The value proposition of the Melbourne suburban marketFebruary 21, 2014 / By
Non-CBD office markets were less liquid in 2013 than CBD markets. The Melbourne suburban office market has accounted for only 7% of transactions by value over the past 12 months. In periods of low liquidity, the yield spread between CBD and non-CBD office markets widens above historical benchmarks. Currently, the spread between Melbourne CBD and Melbourne suburban office market is wider than the long term average.
The current spread between the tighter end of the yield range in the Melbourne suburban office market and the Melbourne CBD is 175 basis points – well above the long term average of 110 basis points. The current spread implies prime grade assets in Melbourne’s suburban market are attractively priced to the CBD, with an additional liquidity risk premium for the suburban office market of 65 basis points.
This combined with low vacancy, a moderate supply outlook and the potential for effective rental growth offers a strong investment proposition for the Melbourne suburban office market.
The Melbourne suburban market has doubled in size over the past decade and is now one of the largest monitored non-CBD office markets in Australia (by NLA) with 1.31 million sqm of office stock. Jones Lang LaSalle has assessed the indicative market value of the suburban market at approximately $4.25 billion, accounting for 12% of market value across all non-CBD office markets in Australia.
Unlike the CBD, physical market conditions across the Melbourne suburban office market have been relatively solid since the financial crisis of 2008. The suburban market was the only market across Melbourne to record positive net absorption in 2013, and has recorded 20 successive years of positive net absorption between 1994 and 2013. Vacancy rates remain low with limited speculative development going forward. Only 48,700 sqm of space is currently under construction across the suburban market, equating to 3.5% of total stock. With development under-written by a high level of pre-commitment (approximately two-thirds of space currently under construction) supply additions will be below trend between 2014 and 2016. Low vacancy and a stable demand environment have exerted upward pressure on rents, with Jones Lang LaSalle recording 31.3% growth in prime net face rents between 2007 and 2013.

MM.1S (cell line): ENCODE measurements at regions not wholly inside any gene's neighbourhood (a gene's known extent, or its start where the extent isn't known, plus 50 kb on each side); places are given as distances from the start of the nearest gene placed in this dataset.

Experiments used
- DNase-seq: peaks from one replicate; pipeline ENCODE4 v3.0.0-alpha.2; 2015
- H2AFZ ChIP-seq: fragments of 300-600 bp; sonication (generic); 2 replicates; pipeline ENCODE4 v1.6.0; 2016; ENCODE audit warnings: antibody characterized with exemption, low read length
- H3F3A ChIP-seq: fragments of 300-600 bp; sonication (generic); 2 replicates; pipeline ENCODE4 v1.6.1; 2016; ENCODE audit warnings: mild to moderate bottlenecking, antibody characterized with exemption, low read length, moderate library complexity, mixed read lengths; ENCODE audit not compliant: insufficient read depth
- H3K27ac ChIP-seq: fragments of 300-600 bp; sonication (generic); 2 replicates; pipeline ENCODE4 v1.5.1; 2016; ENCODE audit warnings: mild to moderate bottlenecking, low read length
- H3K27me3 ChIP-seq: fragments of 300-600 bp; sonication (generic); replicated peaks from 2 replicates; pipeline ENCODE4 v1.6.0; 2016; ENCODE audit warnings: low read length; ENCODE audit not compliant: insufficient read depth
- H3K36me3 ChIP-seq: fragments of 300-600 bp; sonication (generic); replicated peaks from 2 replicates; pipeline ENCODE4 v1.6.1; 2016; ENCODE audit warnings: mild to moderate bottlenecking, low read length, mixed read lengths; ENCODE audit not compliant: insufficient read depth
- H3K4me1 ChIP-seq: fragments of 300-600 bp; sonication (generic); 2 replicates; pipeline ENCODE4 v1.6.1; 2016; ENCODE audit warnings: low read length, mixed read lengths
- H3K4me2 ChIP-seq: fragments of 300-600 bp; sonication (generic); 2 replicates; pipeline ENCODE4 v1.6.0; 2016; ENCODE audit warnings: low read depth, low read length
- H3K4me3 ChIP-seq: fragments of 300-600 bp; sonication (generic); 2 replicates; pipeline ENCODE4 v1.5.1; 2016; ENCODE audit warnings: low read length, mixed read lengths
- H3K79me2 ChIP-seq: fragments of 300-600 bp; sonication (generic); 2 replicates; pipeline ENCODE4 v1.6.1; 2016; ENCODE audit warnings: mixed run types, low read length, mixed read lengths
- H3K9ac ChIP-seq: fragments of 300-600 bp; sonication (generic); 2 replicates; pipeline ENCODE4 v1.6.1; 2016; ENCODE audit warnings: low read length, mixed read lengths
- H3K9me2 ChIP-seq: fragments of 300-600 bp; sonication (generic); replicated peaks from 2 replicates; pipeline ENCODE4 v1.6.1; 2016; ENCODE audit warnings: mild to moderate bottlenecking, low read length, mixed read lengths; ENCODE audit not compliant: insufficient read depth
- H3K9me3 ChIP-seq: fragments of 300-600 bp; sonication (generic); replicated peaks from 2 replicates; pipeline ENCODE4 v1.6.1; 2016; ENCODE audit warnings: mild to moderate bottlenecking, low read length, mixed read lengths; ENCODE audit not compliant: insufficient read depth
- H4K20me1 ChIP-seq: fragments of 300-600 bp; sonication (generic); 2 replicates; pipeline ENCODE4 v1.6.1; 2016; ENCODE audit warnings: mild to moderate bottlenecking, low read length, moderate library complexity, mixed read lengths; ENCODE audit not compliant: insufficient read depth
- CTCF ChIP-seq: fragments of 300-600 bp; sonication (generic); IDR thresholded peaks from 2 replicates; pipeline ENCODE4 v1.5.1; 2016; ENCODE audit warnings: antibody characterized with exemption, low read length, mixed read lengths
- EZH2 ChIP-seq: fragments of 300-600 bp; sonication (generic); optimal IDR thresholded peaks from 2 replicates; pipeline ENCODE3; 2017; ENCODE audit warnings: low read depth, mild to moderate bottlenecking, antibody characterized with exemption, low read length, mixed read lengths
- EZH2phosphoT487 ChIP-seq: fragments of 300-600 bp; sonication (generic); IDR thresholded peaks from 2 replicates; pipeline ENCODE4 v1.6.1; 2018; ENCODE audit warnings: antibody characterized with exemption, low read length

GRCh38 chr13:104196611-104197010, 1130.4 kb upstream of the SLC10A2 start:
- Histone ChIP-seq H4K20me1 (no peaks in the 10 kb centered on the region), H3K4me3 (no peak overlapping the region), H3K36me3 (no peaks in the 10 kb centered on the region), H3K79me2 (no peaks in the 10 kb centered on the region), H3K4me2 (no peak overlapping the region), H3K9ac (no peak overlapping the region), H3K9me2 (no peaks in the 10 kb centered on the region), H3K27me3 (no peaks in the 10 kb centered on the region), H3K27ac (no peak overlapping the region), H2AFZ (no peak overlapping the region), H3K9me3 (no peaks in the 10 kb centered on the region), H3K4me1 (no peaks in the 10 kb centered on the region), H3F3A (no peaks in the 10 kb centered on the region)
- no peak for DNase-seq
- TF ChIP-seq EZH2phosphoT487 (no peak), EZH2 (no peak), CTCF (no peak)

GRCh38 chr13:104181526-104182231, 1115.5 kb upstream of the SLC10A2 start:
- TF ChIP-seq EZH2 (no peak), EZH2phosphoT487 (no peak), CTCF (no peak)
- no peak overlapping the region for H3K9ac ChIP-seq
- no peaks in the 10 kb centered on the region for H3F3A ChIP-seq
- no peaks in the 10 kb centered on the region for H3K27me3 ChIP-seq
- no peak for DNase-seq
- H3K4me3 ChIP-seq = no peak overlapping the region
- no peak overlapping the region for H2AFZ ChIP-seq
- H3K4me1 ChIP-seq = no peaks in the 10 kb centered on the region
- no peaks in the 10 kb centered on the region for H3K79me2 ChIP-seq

A combination of factors including low vacancy, a moderate development outlook and yield spreads between the CBD and suburban office market, above the long-term average, provides an investment case for the Melbourne suburban office market. The increasing appetite for office product with core characteristics will continue through 2014. We anticipate a number of investors will be pushed up the risk curve due to a lack of core product, or pulled by the investment proposition of the Melbourne suburban office market.
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